Data from the control and intervention groups was matched by the means of propensity score matching (PSM), with the caliper value was set to 0.03 and match between the same or similar groups. Once the measurement data satisfied the normal distribution, t test would be performed and the mean ± standard deviation (x ± s) was used. Otherwise, a rank sum test would be performed, being expressed by the interquartile range. Counted data was analyzed by χ2 test and the adoption rate (%). P < 0.05 was considered statistically significant. All statistics were completed with SPSS 22.0 software.
A total of 286 intention to treat patients were enrolled in the study, 169 in the experimental group and 117 in the control group. NO significant difference existed in their age, gender, type of disease, chemotherapy regimen, past medical history, and purpose of medication (P>0.05). Length of hospitalization and occurrence of neutrophil deficiency time≥7 days in the experimental group were significantly higher for the test group compared to the control group, significant number (P<0.05); see Table 1 for details. 60 cases were left in each group after PSM. The age, sex, hospitalization time, disease type, chemotherapy, neutrophil deficiency time ≥7 days, past medical history, medication purpose have no significant difference (P>0.05). The baseline data of the two groups were balanced before being compared. matched samples were used for comparative analysis. See Table 1 for details.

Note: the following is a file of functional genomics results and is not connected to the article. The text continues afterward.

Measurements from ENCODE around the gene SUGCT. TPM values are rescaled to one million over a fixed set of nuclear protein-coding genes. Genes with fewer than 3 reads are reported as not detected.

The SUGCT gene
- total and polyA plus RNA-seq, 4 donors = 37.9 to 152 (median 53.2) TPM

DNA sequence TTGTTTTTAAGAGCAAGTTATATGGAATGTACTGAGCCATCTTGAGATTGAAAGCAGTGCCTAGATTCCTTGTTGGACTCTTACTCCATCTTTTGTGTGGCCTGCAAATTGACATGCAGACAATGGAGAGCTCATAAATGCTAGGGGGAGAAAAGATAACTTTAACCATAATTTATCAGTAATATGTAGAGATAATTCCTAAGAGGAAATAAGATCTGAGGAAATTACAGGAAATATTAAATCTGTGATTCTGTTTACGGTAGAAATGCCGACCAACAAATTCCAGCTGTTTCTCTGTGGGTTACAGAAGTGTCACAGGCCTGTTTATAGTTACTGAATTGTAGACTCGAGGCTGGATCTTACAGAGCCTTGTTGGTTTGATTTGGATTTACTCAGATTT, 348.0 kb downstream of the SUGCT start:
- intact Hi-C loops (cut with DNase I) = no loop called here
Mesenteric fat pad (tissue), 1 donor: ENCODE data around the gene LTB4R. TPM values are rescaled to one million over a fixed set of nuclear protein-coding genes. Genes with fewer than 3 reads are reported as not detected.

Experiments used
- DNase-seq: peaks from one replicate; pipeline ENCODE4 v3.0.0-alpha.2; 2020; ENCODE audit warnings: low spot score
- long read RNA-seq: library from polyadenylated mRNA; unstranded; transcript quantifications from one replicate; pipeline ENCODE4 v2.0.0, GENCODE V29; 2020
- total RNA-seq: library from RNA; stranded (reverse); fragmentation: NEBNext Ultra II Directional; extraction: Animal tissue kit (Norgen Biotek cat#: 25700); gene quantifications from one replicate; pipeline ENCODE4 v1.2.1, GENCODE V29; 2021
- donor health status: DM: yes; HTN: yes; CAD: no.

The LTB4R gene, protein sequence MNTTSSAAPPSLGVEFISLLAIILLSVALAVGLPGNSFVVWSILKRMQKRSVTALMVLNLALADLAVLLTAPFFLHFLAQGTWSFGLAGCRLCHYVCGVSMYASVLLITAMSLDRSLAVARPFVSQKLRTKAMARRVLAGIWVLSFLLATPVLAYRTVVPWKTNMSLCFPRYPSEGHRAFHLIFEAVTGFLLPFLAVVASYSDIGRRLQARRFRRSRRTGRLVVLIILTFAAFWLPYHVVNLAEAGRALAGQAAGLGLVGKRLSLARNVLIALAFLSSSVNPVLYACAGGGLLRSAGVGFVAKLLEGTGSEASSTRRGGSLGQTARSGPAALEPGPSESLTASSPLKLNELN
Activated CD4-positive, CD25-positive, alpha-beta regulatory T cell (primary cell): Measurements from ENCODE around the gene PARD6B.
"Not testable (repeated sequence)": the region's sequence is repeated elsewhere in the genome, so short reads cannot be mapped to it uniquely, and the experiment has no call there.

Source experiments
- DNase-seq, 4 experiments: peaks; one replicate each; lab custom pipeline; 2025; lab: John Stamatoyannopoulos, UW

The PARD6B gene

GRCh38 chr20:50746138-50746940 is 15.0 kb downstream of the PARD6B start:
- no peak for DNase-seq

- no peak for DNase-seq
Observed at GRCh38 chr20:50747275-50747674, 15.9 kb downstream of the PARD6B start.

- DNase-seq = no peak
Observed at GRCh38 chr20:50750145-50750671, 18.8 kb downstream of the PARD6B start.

After PSM matching, the effective rate of the test group was 75%, and the effective rate of the control group was 90%. The difference was statistically significant (P<0.05). See Table 2.
Incidence of Adverse Reactions
After PSM matching, the incidence of adverse reactions in the test group was 21.67%, and the incidence of adverse reactions in the control group was 20%. The difference was not statistically significant (P>0.05). See Table 2.
The widespread use of antibacterial drugs in clinical practice has led to the development of drug-resistant strains in patients, and the widespread use of broad-spectrum antibiotics can not only kill sensitive pathogens, but also kill normal strains and easily cause fungal infections . However, long-term use of broad-spectrum antibiotics can lead to neutropenia, and reduce V’s microbicidal ability in inhibiting growth mycelial cell walls in fungi, and not effectively destroy the fungal mycelial cell wall . We are still working to include more individual level data for scaling up our researches to draw clearer and more generalized conclusions. However, our observation that the effectiveness of voriconazole is reduced after the combination of more than three antibacterial drugs, and we are doing further large-scale research, and our later conclusions will continue to be published in the form of papers. The views of this study would provide with clues in promoting clinical rational drug use from the perspective of both safety and efficacy.
Conflict of Interest
No conflict of interest.